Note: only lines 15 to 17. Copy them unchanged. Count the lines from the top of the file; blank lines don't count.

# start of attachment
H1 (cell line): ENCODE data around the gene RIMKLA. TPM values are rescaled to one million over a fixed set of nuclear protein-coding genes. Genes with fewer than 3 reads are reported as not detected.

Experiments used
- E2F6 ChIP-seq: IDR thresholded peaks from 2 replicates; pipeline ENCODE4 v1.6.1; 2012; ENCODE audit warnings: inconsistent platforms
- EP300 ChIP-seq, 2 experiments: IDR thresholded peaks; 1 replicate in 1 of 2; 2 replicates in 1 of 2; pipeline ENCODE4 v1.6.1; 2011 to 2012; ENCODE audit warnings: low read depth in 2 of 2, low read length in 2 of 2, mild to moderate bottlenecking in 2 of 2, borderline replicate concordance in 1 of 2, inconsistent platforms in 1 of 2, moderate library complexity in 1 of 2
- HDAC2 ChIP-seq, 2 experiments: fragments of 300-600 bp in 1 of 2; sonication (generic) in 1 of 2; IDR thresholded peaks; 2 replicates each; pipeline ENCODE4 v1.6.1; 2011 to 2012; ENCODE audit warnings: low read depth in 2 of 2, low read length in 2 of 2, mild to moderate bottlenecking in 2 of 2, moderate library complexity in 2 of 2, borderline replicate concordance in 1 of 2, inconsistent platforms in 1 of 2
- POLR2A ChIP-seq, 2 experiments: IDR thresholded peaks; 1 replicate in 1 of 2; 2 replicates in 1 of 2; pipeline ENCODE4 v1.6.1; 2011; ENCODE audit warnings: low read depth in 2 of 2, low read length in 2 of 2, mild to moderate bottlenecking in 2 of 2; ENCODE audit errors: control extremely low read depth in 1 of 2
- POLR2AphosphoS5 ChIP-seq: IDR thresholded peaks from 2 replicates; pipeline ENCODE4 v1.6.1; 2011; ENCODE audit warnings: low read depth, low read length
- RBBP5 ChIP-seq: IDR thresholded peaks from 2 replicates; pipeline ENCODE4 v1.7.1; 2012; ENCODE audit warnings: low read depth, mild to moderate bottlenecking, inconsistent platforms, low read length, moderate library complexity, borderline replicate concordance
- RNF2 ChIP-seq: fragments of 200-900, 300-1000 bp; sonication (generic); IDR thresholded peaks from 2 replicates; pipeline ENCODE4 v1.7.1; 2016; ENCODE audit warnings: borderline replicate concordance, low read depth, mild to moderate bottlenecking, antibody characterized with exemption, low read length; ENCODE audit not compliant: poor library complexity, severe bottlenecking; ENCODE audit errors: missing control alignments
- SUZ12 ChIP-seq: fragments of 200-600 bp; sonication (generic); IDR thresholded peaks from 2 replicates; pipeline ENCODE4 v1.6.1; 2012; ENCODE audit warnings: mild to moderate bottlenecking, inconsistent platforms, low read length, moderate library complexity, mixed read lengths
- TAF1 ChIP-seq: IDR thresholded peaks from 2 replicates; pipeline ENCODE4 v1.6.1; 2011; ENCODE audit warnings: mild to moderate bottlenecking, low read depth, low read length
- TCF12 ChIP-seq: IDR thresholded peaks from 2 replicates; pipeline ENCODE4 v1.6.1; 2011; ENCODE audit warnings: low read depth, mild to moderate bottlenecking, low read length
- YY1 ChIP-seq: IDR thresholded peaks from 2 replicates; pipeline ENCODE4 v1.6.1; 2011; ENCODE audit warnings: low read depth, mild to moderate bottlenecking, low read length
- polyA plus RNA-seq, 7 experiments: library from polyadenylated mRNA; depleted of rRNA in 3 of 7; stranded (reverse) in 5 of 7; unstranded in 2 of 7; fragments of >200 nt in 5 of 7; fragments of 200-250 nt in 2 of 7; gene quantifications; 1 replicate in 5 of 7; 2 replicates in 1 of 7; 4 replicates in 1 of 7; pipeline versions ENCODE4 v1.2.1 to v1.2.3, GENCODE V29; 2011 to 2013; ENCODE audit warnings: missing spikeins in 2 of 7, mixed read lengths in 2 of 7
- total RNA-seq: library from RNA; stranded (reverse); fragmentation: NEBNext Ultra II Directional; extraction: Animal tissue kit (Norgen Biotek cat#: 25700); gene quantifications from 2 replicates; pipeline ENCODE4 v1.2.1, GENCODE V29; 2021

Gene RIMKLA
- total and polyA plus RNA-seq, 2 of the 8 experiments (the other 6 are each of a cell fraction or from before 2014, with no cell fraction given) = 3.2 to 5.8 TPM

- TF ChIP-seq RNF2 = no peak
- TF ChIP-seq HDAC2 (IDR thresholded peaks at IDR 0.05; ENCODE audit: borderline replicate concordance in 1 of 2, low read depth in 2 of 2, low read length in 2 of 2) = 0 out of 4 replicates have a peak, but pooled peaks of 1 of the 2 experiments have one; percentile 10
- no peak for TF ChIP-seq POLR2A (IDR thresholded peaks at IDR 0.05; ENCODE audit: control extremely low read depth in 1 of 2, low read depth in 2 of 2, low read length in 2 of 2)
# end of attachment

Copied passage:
- total RNA-seq: library from RNA; stranded (reverse); fragmentation: NEBNext Ultra II Directional; extraction: Animal tissue kit (Norgen Biotek cat#: 25700); gene quantifications from 2 replicates; pipeline ENCODE4 v1.2.1, GENCODE V29; 2021

Gene RIMKLA
- total and polyA plus RNA-seq, 2 of the 8 experiments (the other 6 are each of a cell fraction or from before 2014, with no cell fraction given) = 3.2 to 5.8 TPM